The city denies that its firearms ordinance was improperly approved and violates the Constitution, as alleged in a December lawsuit brought by gun advocates.
In a response filed Feb. 6 in Contra Costa Superior Court, the city also argues that the National Shooting Sports Foundation, a gun industry trade group based in Newtown, Conn., lacks standing to sue. Furthermore, Pleasant Hill maintains the lawsuit is premature because existing gun dealers have until Nov. 1 to comply with the ordinance.
"It's a standard response," City Attorney Janet Coleson said. "It's the very beginning stages of this litigation."
The Law Center to Prevent Gun Violence, a national advocacy group, arranged for San Francisco law firm Keker & Van Nest to defend the lawsuit pro bono for the city. Coincidentally, Laura Cutilletta, a staff attorney with the Law Center, and Laurie Mims, the attorney handling the case, both live in Pleasant Hill.
On Feb. 27, a judge will set the schedule for the case.
The firearms ordinance requires a police permit for gun dealers. The law also prohibits gun stores from locating within 150 feet of a residence; within 500 feet of a park, another gun dealer, a massage parlor or an adult entertainment venue; or within 1,000 feet of a day care center or school. Existing firearms dealers are exempt from the new location restrictions, but they must submit employees' background information to the Pleasant Hill Police Department. Dealers also must install an alarm system and surveillance cameras and submit an annual report to the police chief detailing compliance with the regulations.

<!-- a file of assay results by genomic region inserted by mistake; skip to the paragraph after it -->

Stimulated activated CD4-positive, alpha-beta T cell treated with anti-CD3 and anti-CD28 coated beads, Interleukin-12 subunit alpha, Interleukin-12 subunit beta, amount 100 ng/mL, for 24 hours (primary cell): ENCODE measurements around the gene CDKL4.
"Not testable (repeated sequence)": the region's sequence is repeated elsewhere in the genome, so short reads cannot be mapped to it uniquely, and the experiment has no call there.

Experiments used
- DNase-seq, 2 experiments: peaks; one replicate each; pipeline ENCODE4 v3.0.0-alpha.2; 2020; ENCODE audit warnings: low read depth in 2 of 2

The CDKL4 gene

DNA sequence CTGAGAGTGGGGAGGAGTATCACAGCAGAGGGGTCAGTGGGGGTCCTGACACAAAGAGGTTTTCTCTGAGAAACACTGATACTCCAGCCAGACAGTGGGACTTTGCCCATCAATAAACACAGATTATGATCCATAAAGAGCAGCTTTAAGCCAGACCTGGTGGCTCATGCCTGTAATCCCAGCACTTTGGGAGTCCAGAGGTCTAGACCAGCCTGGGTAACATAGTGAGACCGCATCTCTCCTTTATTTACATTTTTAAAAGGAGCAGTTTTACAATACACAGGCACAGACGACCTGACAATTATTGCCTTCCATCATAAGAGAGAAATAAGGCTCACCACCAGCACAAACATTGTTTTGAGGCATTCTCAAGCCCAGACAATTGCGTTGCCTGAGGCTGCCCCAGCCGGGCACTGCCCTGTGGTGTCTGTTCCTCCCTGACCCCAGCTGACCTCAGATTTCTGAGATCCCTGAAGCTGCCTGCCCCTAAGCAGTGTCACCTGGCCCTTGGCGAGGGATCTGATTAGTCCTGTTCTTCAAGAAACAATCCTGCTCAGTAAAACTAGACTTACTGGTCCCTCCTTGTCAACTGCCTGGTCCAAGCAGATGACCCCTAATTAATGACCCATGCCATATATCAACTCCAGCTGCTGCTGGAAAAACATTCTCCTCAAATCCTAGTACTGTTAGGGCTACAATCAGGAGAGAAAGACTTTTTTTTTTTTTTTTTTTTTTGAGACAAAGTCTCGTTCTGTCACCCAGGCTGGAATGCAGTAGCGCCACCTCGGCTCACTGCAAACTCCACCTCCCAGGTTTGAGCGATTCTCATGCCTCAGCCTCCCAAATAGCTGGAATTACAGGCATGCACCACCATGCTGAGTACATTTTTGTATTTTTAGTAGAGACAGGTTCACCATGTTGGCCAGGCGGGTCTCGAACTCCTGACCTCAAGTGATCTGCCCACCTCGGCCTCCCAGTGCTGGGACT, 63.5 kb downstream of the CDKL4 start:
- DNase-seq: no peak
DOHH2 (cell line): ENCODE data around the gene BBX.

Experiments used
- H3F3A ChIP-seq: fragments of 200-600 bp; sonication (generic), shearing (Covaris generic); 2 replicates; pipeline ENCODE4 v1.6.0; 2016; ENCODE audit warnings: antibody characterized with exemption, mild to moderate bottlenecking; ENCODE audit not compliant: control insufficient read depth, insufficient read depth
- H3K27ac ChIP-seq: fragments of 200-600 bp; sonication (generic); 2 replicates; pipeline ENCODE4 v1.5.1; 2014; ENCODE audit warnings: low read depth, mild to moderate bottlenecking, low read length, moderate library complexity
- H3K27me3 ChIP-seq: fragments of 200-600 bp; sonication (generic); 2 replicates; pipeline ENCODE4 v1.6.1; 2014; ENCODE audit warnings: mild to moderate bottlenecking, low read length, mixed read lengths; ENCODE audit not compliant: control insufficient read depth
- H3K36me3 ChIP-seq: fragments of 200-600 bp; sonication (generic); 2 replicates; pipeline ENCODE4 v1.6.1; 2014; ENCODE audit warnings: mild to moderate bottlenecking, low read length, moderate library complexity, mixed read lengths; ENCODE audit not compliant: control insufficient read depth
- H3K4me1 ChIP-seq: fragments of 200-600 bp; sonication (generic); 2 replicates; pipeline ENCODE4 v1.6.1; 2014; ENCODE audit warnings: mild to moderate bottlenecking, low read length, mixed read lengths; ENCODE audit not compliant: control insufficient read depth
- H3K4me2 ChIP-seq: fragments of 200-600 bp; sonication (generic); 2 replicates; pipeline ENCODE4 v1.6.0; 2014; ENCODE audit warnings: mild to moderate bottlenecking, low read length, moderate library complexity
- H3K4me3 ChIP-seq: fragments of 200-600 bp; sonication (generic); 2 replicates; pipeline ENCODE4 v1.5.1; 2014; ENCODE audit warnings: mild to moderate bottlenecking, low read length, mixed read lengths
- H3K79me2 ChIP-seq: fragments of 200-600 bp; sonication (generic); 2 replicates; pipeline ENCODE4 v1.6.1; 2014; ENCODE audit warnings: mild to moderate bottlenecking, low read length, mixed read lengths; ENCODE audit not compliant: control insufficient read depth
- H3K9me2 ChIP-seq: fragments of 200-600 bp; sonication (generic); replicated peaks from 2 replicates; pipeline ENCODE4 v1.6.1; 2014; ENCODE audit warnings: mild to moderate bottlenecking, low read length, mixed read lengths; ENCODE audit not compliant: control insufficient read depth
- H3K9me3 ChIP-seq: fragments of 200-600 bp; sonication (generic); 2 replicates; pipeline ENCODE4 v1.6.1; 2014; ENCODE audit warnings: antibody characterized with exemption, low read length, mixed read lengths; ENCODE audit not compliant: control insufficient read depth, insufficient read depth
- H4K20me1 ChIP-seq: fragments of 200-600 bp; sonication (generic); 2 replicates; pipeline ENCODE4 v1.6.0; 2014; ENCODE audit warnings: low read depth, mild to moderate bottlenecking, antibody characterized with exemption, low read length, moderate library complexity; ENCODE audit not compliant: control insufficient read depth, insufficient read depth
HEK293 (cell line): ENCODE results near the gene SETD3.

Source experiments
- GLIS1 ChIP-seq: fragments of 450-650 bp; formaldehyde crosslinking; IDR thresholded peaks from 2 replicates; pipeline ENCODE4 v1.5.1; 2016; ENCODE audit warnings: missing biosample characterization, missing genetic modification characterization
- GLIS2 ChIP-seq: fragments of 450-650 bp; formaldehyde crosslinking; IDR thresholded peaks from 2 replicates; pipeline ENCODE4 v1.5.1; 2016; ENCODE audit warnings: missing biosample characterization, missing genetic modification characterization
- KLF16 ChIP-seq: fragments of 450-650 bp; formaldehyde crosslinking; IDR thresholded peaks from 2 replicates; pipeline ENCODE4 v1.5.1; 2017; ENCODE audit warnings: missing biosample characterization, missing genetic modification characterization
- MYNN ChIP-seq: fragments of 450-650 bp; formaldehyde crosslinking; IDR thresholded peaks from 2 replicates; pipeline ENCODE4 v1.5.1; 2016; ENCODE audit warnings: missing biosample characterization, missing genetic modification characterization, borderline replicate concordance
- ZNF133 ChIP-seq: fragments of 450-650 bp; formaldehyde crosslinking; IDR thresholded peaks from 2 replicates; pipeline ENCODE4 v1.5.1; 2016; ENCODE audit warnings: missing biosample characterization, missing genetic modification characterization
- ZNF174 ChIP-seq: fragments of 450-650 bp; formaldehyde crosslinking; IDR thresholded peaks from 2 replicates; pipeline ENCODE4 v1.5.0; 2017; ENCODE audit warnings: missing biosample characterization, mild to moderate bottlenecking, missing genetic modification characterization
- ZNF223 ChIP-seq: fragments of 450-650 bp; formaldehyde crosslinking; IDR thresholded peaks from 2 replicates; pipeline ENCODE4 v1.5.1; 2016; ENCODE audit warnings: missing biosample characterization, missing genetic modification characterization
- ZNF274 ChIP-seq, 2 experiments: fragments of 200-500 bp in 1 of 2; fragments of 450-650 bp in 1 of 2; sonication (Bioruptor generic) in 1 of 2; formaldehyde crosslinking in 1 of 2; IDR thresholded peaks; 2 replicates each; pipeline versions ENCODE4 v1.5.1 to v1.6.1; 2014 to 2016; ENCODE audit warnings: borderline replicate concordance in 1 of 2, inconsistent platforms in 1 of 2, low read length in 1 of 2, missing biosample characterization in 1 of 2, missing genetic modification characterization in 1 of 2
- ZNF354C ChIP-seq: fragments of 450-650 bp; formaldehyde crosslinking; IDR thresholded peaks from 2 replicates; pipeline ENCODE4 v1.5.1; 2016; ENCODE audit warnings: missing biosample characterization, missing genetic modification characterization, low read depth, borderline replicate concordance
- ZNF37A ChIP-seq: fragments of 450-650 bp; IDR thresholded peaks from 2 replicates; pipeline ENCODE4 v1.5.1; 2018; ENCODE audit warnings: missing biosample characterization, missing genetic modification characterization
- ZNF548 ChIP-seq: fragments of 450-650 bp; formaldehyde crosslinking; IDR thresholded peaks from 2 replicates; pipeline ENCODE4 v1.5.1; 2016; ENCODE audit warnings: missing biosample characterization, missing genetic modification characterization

The National Shooting Sports Foundation alleges in its lawsuit that the distance requirements effectively make the law a zoning ordinance. As such, the group claims, the Planning Commission should have reviewed the measure before the City Council approved it.
"We are confident the court will enjoin the city's ordinance because it violates state law and does nothing to improve public safety," Lawrence Keane, the National Shooting Sports Foundation's general counsel and senior vice president, said in a statement.
The lawsuit -- filed with City Arms East, one of Pleasant Hill's four gun dealers -- also claims that by giving the city the right to inspect gun stores without a search warrant, the ordinance violates the Fourth Amendment protection against unreasonable searches and seizures. The lawsuit further alleges that the ordinance conflicts with state gun and labor laws and requires insurance against liability for criminal conduct. It is impossible to insure, the National Shooting Sports Foundation claims, or gun dealers have statutory immunity from such a requirement.